For a time I was lucky enough to live in a house alive with animals. It was very small, and the front half of it was screened. I thought of it as a porch, and felt it as a porch. Doesn’t a body always relax on a porch? Or maybe that is just mine, which is nervous about being sealed in. In any case, this porch had perfect light and every spot my eye fell on was friendly, worn smooth with time and light. Think of the way a piece of beach glass feels in the hand—so comfortable it might be part of the hand. This is what being in that porch felt like to me. I couldn’t always tell where I stopped and it started.
At first light a donkey from down the hill brayed in fits of honks, more like choking than talking. Then the birds: the shrill notes of their songs like pelted BBs. The whizzing of their wings past the screen, their small feet scratching on the tin roof. In the grey dawn the deer crept by like stalkers—but bad stalkers, in that their footsteps broke branches. When the heat of the day settled the bugs stilled and mostly disappeared from the porch—they had all-day whizzing parties down at the river, it seemed. Except some spiders who worked diligently all day on webs near my writing desk, setting the example. They kept a steady pace, spinning out and sliding down the silk like they could see clearly what it would become. I wanted my hands to dance across the keyboard like that, with an inner knowledge that left thought or doubt out of it. A lone praying mantis used to also visit the ledge beside my desk, waving and crossing its spindly arms in cryptic signals. I imagined if I could decode these signals I would know exactly what to write next, and what to cut out entirely.
At night an armadillo would sometimes go scuffling through the brush towards the porch, and I would follow at a distance with my flashlight. What weird blind, albino animals they were. As though they came from outer space, and I was stepping gingerly after them on the pitted ground of some dark planet. One middle-of-the-night I heard what was the soundtrack to a horror movie: a deep grunting roar, followed by blood-curdling squeals. The ground shook. I didn’t dare sit up in bed but I did open my eyes, as a horror movie with no picture seemed more frightening. A giant wild boar, heavier than me, was barrelling for the porch, her babies in tow. She would crash right through the screen, trampling me as her lowered tusks simultaneously sliced me to strips. Have I ever laid so still? She ran by. I was so relieved that their horrific sounds, as they faded off into the brush, seemed almost musical to me: the low bass bellows of the leader, the choir-boy sopranos, squealing their replies.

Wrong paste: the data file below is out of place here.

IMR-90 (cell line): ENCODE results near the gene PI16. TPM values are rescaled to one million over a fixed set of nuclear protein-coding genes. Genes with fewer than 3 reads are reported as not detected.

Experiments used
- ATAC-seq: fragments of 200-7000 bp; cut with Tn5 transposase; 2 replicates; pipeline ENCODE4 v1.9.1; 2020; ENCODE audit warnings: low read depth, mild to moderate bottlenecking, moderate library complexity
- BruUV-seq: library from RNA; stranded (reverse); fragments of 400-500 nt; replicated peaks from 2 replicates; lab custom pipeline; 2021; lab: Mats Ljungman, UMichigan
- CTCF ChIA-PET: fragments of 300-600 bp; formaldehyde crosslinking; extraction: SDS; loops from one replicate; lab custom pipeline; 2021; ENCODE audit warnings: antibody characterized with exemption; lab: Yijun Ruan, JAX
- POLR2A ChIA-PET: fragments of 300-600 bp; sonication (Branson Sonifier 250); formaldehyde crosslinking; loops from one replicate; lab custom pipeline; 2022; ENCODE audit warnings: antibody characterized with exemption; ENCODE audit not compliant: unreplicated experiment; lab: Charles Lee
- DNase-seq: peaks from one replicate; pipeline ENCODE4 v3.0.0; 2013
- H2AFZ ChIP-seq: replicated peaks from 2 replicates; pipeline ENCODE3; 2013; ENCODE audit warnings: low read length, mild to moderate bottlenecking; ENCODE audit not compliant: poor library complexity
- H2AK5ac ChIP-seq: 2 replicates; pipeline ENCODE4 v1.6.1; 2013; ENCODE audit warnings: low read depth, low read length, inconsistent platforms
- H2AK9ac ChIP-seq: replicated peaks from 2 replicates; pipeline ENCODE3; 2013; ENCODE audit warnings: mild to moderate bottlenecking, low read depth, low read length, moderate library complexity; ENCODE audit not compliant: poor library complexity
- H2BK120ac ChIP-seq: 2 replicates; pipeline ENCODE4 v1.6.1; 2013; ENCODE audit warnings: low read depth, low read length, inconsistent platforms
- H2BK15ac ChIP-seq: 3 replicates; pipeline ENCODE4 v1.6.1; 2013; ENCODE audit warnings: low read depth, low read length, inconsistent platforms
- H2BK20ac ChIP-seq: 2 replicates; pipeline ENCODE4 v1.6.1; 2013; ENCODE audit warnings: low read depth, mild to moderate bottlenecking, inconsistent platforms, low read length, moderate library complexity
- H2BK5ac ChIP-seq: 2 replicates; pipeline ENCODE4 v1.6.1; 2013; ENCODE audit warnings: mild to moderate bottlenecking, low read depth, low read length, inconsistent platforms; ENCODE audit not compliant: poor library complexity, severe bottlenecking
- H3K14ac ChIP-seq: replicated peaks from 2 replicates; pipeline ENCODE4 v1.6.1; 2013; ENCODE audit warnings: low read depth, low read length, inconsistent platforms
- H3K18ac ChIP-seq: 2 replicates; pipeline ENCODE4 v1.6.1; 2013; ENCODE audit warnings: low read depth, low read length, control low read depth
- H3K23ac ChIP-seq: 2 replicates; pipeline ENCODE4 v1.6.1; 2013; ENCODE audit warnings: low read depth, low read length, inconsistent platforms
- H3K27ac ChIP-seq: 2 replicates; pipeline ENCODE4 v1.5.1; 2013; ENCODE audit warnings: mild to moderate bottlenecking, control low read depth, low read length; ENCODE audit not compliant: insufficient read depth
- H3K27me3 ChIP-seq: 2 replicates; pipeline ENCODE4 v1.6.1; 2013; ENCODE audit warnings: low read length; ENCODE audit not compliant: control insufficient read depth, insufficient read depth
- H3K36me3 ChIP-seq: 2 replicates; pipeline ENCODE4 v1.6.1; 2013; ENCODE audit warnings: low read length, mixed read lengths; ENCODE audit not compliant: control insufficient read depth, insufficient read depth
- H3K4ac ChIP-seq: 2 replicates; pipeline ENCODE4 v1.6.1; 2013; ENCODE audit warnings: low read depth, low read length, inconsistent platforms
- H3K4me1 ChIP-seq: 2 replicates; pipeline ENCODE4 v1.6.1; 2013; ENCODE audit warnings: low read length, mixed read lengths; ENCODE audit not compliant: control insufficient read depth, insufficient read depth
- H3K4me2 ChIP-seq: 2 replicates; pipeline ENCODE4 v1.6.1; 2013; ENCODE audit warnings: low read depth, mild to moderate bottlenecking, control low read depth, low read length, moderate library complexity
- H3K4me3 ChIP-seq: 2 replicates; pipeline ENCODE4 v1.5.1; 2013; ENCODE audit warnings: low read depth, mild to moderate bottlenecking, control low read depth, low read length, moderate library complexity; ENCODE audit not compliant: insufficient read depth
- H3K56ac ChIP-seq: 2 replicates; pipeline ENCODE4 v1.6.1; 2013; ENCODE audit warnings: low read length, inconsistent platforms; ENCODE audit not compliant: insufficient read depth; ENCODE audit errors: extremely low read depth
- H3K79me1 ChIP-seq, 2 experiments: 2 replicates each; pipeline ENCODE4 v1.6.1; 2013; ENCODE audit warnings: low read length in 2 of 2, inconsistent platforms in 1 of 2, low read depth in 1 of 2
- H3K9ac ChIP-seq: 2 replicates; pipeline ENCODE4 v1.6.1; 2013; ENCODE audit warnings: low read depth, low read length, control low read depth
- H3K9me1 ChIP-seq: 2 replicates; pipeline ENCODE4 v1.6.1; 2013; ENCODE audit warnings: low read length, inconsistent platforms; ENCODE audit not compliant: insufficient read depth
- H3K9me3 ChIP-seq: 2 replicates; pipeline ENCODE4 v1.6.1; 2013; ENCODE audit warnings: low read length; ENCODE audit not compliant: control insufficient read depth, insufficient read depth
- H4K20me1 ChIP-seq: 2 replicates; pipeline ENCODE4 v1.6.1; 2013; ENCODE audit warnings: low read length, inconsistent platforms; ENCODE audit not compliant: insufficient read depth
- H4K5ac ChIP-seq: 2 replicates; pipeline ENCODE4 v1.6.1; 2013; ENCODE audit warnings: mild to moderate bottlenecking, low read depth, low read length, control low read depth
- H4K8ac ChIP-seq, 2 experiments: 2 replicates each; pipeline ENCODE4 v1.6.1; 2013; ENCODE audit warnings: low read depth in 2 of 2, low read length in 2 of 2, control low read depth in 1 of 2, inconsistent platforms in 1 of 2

But the nights belonged, mostly, to the bugs. Even before the sky crept from pink to navy blue the crickets started up, like little jingle bells shaken in a closed fist. The cicadas would join in long raspy trills and I would have to wonder, as the crickets and cicadas ramped up in unison, whether they were competing for volume. I would wonder if they understood each other. If they were speaking different accents of the same language, or if they were speaking two entirely different languages. I got so used to their overlapping cries that even now, on cicada-less summer nights, the loudest of cricket chirps seem diminished to me, only half-there.